FCC Takes Important Step to Stop Wi-Fi Jamming

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Today, the Federal Communications Commission (FCC) voted 3-2 to issue a proposed fine of $718,000 against M.C. Dean, Inc. for deliberately blocking visitors to the Baltimore Convention Center from using their own Wi-Fi hotspots.

The FCC found that M.C. Dean, Inc. forced exhibitors and visitors to the convention center to use M.C. Dean “authorized” Wi-Fi channels by using Wi-Fi blocking technology. M.C. Dean charged between $795 and $1,095 per day for use of its “authorized” Wi-Fi channels. As the FCC found, M.C. Dean, Inc.’s indiscriminate use of jamming equipment appears to have blocked Wi-Fi outside the Baltimore Convention Center as well.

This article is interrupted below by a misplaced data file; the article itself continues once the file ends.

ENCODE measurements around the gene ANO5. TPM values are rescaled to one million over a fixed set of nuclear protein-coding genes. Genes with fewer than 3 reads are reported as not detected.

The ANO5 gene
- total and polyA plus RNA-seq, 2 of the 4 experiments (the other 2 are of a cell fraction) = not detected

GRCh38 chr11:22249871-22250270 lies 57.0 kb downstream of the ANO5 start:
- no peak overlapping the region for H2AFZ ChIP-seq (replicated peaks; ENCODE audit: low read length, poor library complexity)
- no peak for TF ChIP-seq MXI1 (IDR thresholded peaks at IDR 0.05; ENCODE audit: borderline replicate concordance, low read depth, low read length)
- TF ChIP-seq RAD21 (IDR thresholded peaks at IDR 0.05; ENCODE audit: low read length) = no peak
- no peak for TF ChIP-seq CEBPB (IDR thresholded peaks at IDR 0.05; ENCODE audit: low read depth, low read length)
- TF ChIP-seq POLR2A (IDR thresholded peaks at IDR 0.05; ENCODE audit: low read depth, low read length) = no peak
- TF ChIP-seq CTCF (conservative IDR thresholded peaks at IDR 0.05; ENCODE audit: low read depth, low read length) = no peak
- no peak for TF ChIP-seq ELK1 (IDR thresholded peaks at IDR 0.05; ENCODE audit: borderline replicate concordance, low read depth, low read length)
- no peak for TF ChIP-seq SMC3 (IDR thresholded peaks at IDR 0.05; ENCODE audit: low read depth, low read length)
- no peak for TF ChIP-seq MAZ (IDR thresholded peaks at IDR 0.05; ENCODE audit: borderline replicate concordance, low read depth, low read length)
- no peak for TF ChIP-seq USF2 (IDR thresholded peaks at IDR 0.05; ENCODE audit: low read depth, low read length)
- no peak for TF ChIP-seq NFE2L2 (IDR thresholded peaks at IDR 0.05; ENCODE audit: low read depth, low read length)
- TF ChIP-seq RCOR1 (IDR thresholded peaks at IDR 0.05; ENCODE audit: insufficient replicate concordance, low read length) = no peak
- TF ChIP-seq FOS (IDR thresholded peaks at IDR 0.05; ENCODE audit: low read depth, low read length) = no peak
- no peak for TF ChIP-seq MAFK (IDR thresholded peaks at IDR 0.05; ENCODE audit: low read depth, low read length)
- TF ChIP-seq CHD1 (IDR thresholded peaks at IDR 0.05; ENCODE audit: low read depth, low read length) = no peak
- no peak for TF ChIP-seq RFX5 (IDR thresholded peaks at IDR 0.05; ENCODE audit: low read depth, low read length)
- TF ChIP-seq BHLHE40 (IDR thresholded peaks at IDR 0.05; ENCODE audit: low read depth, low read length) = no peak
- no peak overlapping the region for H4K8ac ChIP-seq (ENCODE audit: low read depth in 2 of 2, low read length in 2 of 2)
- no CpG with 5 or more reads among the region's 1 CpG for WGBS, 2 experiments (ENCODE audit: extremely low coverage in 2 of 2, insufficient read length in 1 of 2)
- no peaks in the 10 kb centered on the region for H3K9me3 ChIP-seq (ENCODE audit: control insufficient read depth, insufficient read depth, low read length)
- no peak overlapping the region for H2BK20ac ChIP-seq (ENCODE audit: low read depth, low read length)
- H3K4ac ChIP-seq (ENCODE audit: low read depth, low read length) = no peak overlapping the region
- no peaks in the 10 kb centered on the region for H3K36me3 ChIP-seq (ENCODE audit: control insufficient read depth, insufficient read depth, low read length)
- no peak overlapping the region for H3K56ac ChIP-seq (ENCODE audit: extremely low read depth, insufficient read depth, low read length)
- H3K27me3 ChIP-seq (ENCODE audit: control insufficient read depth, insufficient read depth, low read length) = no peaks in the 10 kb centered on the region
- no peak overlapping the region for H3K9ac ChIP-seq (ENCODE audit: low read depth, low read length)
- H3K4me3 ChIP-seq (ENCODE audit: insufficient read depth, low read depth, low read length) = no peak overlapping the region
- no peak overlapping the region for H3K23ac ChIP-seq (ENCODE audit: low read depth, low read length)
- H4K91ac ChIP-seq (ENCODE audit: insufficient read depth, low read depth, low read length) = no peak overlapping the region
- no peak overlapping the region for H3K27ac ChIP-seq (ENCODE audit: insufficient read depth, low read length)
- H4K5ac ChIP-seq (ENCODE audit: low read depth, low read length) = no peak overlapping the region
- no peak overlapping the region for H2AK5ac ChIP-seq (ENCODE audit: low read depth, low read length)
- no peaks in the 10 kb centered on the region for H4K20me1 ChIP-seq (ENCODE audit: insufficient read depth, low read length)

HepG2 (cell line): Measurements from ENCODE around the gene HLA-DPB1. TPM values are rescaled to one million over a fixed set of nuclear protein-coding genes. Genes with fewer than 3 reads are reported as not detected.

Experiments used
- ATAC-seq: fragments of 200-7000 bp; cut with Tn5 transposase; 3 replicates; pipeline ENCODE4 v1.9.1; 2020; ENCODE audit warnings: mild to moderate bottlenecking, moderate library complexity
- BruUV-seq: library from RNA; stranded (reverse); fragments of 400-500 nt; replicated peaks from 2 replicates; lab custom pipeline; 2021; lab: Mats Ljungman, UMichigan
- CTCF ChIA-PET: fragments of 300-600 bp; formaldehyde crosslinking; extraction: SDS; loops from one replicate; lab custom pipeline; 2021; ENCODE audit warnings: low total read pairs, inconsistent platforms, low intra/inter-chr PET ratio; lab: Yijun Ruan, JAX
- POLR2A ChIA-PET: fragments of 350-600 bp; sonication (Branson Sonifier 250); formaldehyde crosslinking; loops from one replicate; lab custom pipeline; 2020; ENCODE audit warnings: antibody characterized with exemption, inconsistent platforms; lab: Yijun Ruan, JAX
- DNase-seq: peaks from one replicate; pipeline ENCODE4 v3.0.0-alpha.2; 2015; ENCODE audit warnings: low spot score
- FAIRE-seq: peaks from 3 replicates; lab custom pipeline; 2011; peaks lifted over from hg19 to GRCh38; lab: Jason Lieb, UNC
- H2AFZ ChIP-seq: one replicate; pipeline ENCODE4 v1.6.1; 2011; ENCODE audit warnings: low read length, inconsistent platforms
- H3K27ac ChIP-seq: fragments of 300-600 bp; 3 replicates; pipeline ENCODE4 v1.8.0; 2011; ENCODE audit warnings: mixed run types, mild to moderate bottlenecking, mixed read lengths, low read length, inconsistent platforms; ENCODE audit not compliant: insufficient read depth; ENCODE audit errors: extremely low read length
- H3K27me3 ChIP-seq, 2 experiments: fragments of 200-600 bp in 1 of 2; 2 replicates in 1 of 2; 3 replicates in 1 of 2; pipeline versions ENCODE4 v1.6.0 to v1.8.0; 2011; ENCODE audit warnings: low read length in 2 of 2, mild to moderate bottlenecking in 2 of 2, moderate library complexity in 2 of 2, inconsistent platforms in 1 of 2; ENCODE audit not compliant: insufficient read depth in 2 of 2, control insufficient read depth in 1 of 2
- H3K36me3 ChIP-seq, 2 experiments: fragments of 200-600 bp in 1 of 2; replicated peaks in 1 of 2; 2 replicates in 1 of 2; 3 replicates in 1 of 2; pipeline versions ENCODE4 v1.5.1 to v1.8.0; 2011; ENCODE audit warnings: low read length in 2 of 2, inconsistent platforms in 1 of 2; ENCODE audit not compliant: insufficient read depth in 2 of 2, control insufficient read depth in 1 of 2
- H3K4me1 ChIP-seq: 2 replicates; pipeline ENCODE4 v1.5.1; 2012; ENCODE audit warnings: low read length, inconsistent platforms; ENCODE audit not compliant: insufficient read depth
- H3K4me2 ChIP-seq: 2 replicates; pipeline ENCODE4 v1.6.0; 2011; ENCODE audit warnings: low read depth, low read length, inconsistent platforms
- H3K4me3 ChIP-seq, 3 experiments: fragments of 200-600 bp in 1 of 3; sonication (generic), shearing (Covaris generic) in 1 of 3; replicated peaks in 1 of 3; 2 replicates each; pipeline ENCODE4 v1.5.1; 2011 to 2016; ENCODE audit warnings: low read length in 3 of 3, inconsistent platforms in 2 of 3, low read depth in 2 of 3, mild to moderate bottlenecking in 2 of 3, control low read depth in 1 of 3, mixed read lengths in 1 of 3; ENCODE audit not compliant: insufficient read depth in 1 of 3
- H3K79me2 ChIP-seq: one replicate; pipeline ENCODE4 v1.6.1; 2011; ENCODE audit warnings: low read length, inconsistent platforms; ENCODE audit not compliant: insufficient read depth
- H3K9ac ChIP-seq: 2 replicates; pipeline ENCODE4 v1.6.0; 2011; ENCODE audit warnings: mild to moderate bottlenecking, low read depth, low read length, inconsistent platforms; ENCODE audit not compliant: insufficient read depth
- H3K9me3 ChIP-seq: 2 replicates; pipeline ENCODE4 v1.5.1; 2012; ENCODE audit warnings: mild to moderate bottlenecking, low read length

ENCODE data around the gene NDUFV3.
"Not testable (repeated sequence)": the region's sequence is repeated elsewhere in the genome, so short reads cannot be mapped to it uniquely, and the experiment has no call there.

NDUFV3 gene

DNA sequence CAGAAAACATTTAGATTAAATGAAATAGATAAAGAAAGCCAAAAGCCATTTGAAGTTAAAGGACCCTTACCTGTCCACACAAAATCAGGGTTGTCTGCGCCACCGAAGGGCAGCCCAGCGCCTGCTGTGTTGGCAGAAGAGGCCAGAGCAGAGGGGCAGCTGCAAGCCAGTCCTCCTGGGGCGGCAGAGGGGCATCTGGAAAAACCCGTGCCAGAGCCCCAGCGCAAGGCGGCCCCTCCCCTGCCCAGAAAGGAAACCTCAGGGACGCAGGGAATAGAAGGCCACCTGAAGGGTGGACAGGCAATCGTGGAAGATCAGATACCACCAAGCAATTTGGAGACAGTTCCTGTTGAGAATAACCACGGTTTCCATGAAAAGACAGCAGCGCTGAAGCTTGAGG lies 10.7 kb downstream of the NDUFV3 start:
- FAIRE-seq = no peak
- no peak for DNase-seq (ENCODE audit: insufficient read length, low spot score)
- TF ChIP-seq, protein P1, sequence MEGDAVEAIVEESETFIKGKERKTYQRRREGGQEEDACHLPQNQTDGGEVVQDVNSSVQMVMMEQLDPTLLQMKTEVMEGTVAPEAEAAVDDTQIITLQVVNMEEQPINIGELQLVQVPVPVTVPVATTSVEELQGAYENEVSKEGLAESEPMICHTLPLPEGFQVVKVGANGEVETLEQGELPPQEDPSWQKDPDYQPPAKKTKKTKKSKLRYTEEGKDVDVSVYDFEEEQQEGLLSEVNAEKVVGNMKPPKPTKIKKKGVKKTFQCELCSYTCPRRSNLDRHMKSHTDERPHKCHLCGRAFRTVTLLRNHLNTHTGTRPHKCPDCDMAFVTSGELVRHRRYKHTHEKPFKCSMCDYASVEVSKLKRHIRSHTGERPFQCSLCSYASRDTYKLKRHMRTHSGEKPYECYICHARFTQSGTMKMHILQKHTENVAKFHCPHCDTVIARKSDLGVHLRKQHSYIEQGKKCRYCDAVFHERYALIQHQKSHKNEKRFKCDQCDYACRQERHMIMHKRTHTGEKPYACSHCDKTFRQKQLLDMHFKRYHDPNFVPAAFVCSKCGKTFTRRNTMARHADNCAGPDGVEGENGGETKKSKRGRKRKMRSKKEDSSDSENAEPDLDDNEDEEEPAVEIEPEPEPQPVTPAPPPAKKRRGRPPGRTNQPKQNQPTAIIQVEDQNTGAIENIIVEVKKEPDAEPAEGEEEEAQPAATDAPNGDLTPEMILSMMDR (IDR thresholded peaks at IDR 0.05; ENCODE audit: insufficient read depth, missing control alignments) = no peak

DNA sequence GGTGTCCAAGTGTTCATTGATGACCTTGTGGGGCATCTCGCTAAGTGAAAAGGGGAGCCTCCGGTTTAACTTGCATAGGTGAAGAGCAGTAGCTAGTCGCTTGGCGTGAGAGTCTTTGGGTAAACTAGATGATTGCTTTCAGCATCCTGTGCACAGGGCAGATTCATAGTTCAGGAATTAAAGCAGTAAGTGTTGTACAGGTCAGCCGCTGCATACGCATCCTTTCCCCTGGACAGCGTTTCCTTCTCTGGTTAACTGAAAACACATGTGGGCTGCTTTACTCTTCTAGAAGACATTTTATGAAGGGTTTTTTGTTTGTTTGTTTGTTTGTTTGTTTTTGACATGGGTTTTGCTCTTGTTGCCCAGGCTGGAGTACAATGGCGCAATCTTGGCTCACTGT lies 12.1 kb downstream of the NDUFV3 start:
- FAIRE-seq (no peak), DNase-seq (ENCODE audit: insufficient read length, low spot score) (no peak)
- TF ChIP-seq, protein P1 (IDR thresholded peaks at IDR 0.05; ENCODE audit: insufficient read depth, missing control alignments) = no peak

The following may be attributed to Harold Feld, Senior Vice President at Public Knowledge:

“This marks a big victory for all users of Wi-Fi, Bluetooth, and other devices that use unlicensed spectrum. By today’s action, the FCC clarifies that any deliberate interference with Wi-Fi violates the law against deliberately jamming lawful communications. The Commission’s action today will save hotel guests, convention exhibitors, and others dependent on Wi-Fi millions of dollars in overcharges from 'official' hotel and exhibit hall Wi-Fi providers.

“Too often, hotel chains and convention centers have forced hotel guests and exhibitors to pay for overpriced Wi-Fi that runs slower than dial-up by using blocking technology to jam legal Wi-Fi and Mi-Fi devices. These jammers claim blocking Wi-Fi and other unlicensed spectrum users must be legal because Wi-Fi devices must accept interference from other legally operating sources. But as the FCC made clear today, the fact that a Wi-Fi device must accept interference from any device operating legally does not create an exception to the rule prohibiting jamming.”

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